NOTE: This film contains demeaning and condescending language that is a product of the historical period of its creation. These attitudes are not endorsed by AIFG.
The film Real Americans uses multiple references to Native Americans in the past tense via the narration. Jean O’Brien, in Firsting and Lasting: Writing Indians Out of Existence in New England (2010), discusses similar techniques used by non-Native authors of local historical texts of the 1800’s to relegate the “Indian” to the past.
Establishing shot: The establishing shot is of a traditional encampment, with several teepees set as center focus. One Indian rider can be seen on horseback and several other individuals and horses can be seen throughout the camp.
Named locations: Albuquerque, New Mexico; Flagstaff, Arizona; Massachusetts; Santa Fe, New Mexico; Carlisle Indian Industrial School (Carlisle, Pennsylvania) .
Major themes covered: Overview of many different tribes
Native activities shown: Apache men riding horses; Apache men preparing for tribal council; Many different Native Americans gathering for a powwow in Albuquerque, New Mexico; Women at powwow carrying baskets on their heads; Young Apache woman putting a baby in a cradleboard; Navajo woman weaving blanket; Hopi ceremonial dances (the butterfly dance and eagle dance); Hopi women grinding corn; Baking bread in outside dome-shaped ovens; Hopi women making baskets; Hopi and Navajo women playing tug-of-war at powwow in Flagstaff, Arizona; Men smoking pipes; A Wampanoag wedding in Massachusetts; Women and boys racing on foot; Navajo racing horses; Boys playing football and lacrosse; Cherokee playing a game similar to lacrosse; Ceremonial dances at a powwow; Religious dances of the Yaqui;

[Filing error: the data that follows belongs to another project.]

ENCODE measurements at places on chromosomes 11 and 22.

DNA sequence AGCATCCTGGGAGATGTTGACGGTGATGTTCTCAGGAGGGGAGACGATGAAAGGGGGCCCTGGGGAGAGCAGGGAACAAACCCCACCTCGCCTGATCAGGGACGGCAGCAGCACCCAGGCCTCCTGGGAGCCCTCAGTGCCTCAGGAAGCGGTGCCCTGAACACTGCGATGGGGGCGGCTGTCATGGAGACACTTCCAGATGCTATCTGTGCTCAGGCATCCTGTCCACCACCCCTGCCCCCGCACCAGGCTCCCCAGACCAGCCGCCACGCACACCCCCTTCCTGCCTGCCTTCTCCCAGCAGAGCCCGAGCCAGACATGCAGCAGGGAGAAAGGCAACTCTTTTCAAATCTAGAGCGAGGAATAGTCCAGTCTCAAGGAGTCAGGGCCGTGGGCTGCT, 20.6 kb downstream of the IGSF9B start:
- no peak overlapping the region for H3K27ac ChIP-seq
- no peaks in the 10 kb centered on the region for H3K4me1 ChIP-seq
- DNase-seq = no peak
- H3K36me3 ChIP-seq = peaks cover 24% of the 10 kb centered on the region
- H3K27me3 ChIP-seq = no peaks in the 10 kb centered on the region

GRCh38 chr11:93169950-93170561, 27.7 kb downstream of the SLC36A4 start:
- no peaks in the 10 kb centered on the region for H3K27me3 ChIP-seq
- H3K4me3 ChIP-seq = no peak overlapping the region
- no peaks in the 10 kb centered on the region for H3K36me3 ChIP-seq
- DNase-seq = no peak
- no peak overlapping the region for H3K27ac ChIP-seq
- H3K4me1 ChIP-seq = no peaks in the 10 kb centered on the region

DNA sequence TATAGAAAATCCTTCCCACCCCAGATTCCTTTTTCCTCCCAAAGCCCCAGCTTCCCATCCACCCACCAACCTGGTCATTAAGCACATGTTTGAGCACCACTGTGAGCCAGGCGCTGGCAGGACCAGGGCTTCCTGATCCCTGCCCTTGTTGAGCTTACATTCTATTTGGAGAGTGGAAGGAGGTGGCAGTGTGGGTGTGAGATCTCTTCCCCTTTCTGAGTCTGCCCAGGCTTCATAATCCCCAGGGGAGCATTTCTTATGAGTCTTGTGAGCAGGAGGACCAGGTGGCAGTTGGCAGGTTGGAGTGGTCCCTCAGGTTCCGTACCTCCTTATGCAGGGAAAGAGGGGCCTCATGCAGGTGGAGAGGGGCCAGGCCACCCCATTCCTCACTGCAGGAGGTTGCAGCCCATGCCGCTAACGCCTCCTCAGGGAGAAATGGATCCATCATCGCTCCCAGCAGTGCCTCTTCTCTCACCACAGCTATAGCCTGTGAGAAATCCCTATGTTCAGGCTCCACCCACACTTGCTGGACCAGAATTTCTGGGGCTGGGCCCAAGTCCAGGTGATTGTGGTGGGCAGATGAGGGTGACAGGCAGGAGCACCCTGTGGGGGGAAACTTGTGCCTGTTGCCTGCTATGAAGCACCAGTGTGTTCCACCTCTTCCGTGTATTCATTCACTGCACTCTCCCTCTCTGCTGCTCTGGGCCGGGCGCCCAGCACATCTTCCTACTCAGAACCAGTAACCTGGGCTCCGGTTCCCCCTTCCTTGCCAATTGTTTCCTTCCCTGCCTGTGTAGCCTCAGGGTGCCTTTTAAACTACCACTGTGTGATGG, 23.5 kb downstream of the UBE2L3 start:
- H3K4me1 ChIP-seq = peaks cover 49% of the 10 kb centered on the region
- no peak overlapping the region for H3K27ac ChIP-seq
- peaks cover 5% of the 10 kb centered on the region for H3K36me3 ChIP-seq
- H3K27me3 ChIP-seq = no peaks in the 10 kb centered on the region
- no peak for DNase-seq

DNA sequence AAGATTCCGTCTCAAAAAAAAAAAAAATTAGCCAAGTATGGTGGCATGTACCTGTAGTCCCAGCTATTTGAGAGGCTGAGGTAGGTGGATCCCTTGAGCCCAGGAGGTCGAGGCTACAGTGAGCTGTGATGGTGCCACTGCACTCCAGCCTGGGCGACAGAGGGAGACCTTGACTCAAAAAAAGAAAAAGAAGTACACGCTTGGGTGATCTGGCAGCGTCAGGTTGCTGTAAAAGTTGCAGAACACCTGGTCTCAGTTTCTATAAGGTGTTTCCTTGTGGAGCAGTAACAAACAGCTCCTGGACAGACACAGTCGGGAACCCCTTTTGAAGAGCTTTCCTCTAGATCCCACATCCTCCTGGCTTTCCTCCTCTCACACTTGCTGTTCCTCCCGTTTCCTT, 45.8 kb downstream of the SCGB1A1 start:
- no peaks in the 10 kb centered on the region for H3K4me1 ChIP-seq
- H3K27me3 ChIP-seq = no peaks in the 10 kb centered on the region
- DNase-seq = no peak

Individuals Named: Chief Muskrat (Sioux)
Native language spoken: No native languages represented
Real Americans features footage of several different indigenous representatives attending a Native American “powwow” held in Albuquerque, New Mexico (date unknown). The indigenous individuals and groups participate in inter-tribal social, traditional and ceremonial activities. The voiceover is in English.
Real Americans depicts a Wampanoag marriage ceremony. The ceremony appears to be similar to what some Eastern Woodland tribes refer to today as a “Blanket Ceremony”. The film’s narration characterizes the ceremony as “ancient and complicated”. According to the narrator, the Wampanoag as a whole “survived with some mixture of white blood”. The narration inaccurately determines that the Wampanoag do not live together as a tribe, and are an anomaly when compared to other “Atlantic seaboard tribes” that have become “extinct”.
Activities also featured include an Apache woman preparing her “papoose” for being carried; Navajo blanket-weaving; Hopi inter-tribal and ceremonial dancing (“The Butterfly Dance”; “The Eagle Dance); Hopi women grinding corn and baking bread; Hopi basket-making; Hopi and Navajo women playing tug-of-war; Navajo horse-racing (“Potato races”); Cherokee playing a game similar to lacrosse; Chief Muskrat of the Sioux speaking (“boss of this particular powwow”); “queer religious” dances of the Yaquis (“mixes Christian” and “pagan” rites); the “Deer Dance” (tribe not identified); and Tesuque dancing.